I grew up in a 1970s fourth-tier suburb in the Lower Valley of El Paso in a subdivision known as Pima Village—“La Pima.” My parents, recent Mexican immigrants, settled in what was then one of the newest neighborhoods on the east side of the city. Having come from a blighted neighborhood in Ciudad Juarez and a small, extended family-filled house, they were happy to provide my brothers with a piece of the American Dream: a single family house paid with the quintessential American thirty year mortgage.

La Pima was a community composed of mostly Mexican immigrant families, first time homeowners and who for the most part were slow to indoctrinate into the American way of life. This made La Pima an unusual suburban neighborhood with qualities of a great “urban” community: generations of kids played and grew-up together, mother's walked their kids to school, Lomaland Park was a block away, street football games were common on late summer afternoons, children were encouraged to ride their bikes to the Good Time Store, and the car garages were converted to family rooms or dens for additional family space.

At the time when I was growing up in the late 70s and throughout the 80s, La Pima was one of the last subdivisions south of I-10. Aside from some older communities in Ysleta and several other newer neighborhoods along south Zaragoza and North Loop , La Pima was one of the newest communities to be platted. Hardly anything existed east of Lomaland and north of I-10. Tinseltown, Las Palmas Shopping Center, Joe Battle, and the tens of thousands of square feet of commercial and residential land uses were dry and what seemed uninhabitable desert beauty.

Every day I would travel east on North Loop towards Zaragoza and stare out the car window into rows and rows of cotton fields and open space. Family restaurants and mom and pop stores with makeshift signs dotted North Loop 's right-of-ways.

To give the reader an idea: a K-Mart, a 7-11, and two shopping strips were all that existed on the corner of North Loop and Zaragoza . Agriculture was the dominant land use on the intersection. Today the same intersection has been replaced with a litany of corporate stores: Blockbuster Video, Chevron, Circle K, and other commercial enterprises. The serene and rural landscape was transformed into a consumer wasteland—all within the span of ten years.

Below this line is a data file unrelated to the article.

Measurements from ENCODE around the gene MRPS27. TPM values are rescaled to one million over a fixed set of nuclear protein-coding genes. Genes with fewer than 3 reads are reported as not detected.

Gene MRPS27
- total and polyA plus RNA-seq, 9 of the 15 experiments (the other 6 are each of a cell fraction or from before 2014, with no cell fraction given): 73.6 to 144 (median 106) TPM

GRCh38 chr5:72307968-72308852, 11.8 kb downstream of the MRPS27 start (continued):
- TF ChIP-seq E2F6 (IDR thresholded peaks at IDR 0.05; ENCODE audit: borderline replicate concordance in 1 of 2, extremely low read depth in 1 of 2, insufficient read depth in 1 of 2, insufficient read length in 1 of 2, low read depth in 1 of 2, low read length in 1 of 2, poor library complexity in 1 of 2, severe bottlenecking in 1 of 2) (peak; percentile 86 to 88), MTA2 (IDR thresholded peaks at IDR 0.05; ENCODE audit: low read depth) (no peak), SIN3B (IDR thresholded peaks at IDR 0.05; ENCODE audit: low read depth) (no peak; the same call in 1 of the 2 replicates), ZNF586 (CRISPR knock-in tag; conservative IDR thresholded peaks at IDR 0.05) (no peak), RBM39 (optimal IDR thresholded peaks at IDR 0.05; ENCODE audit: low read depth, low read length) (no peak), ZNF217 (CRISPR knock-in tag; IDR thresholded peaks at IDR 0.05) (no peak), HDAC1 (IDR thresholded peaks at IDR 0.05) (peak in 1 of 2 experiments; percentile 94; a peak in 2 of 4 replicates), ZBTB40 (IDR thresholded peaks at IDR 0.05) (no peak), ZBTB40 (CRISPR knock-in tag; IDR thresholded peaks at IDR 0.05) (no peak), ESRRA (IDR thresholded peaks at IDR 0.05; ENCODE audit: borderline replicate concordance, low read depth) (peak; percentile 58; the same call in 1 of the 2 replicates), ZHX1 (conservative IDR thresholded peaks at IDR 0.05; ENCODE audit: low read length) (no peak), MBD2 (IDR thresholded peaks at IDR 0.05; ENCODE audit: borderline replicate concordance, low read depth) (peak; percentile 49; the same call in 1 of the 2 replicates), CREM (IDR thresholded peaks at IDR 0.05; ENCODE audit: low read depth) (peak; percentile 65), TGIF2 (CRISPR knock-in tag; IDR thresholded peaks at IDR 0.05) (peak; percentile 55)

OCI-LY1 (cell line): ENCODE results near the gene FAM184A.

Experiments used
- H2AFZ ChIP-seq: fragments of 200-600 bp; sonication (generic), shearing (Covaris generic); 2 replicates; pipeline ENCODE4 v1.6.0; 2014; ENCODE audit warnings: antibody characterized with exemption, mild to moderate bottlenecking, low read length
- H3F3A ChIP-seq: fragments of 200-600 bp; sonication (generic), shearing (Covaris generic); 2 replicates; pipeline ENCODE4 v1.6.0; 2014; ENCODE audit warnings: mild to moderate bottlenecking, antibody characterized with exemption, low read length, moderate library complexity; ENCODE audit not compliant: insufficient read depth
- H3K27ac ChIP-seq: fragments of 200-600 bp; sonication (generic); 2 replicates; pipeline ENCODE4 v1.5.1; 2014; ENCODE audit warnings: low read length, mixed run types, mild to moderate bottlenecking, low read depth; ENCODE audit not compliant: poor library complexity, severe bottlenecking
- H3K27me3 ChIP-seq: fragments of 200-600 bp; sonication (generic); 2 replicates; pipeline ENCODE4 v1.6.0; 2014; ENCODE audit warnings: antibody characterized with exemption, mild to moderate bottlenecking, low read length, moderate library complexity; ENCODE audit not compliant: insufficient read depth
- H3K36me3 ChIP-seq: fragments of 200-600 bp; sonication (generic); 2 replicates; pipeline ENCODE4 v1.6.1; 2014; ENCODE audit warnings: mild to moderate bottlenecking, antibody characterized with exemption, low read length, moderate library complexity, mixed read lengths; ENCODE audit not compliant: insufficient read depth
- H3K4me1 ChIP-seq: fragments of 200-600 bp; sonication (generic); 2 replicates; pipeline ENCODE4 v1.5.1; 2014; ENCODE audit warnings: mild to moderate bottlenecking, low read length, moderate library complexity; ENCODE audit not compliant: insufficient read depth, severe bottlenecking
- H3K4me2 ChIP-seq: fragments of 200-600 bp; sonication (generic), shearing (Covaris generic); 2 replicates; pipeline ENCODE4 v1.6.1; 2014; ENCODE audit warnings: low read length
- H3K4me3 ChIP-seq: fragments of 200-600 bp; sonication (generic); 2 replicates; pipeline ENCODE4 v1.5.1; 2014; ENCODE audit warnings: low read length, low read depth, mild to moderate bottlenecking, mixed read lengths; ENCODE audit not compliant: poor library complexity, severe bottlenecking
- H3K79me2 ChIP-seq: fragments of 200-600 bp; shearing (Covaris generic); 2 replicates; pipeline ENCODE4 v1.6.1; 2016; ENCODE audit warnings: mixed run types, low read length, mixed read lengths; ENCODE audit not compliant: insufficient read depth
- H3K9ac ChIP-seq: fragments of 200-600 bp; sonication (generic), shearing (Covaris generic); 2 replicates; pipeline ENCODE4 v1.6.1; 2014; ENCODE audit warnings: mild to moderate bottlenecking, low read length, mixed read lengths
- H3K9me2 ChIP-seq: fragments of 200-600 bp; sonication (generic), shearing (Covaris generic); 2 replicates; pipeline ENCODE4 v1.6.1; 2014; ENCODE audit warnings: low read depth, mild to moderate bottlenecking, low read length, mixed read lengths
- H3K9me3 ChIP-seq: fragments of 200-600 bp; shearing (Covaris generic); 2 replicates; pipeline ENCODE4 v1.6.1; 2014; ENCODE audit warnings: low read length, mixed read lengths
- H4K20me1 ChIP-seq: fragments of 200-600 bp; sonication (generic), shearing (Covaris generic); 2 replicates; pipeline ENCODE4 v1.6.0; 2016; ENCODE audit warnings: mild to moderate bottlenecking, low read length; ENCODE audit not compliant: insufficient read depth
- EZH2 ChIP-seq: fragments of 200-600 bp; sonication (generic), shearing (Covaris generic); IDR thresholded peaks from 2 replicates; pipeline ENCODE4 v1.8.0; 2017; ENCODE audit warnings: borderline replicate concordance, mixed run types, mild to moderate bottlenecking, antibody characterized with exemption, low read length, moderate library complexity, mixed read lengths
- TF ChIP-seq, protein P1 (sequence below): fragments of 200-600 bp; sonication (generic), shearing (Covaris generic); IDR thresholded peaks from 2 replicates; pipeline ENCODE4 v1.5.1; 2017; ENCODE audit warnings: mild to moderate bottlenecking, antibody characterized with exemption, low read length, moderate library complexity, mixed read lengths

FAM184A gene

The History of Suburban Nation

If you had grown up in a community built or designed pre WWII, you would have lived in a neighborhood with character and charm. Your home would be a small and quaint duplex or row home in a small tree-line street devoid of cars. The corner store owned by local homeowners would be a short walk away and certainly you would not need to get in a car just to buy the Sunday paper or the morning coffee.

Parks and pedestrian plazas were the focal point of civic and community life; where children would play without fear of being hit by traffic, mothers exchanged recipes or who's-who's, and fathers debated local politics. Jobs and commercial activity would all take place in the city's core; as would all form of family entertainment and social activity. Public transportation—either an electric car or trolley—would be the most efficient and cheapest form of travel. The country side would be a leisurely Sunday adventure and the natural landscape a respite from the activity of urban life.